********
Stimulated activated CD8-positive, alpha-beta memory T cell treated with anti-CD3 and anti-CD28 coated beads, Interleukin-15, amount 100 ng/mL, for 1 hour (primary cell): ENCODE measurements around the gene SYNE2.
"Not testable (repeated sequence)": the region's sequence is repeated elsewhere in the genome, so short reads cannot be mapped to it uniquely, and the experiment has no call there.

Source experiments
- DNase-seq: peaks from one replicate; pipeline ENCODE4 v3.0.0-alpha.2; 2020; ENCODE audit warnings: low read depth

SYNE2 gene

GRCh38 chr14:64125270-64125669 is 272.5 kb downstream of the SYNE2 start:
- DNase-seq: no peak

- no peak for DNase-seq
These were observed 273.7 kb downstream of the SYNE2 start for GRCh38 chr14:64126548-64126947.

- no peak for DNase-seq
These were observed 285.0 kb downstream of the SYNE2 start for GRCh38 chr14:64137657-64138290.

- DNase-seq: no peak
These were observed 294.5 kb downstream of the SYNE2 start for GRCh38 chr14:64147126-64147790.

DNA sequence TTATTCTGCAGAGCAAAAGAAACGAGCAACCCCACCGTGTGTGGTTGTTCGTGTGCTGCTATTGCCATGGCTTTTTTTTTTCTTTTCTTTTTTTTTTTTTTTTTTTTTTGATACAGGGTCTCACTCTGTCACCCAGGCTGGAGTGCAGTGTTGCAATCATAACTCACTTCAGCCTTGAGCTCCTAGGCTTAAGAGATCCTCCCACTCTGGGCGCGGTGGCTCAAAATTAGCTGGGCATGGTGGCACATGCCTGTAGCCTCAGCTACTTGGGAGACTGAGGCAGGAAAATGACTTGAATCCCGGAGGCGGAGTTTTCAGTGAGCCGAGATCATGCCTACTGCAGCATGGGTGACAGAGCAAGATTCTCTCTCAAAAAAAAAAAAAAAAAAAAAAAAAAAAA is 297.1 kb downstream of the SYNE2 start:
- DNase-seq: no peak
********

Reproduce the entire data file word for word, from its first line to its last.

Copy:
Stimulated activated CD8-positive, alpha-beta memory T cell treated with anti-CD3 and anti-CD28 coated beads, Interleukin-15, amount 100 ng/mL, for 1 hour (primary cell): ENCODE measurements around the gene SYNE2.
"Not testable (repeated sequence)": the region's sequence is repeated elsewhere in the genome, so short reads cannot be mapped to it uniquely, and the experiment has no call there.

Source experiments
- DNase-seq: peaks from one replicate; pipeline ENCODE4 v3.0.0-alpha.2; 2020; ENCODE audit warnings: low read depth

SYNE2 gene

GRCh38 chr14:64125270-64125669 is 272.5 kb downstream of the SYNE2 start:
- DNase-seq: no peak

- no peak for DNase-seq
These were observed 273.7 kb downstream of the SYNE2 start for GRCh38 chr14:64126548-64126947.

- no peak for DNase-seq
These were observed 285.0 kb downstream of the SYNE2 start for GRCh38 chr14:64137657-64138290.

- DNase-seq: no peak
These were observed 294.5 kb downstream of the SYNE2 start for GRCh38 chr14:64147126-64147790.

DNA sequence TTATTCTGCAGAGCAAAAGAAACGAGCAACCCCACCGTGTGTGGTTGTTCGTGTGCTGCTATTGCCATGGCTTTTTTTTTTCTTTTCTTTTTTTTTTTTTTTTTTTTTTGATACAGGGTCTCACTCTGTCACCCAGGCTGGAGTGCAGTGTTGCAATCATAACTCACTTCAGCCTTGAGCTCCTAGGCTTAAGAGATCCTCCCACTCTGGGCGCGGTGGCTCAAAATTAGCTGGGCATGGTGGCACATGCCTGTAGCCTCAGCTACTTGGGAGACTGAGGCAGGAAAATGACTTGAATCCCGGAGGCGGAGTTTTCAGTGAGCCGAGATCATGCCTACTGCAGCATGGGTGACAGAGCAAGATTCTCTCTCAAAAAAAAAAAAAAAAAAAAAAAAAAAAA is 297.1 kb downstream of the SYNE2 start:
- DNase-seq: no peak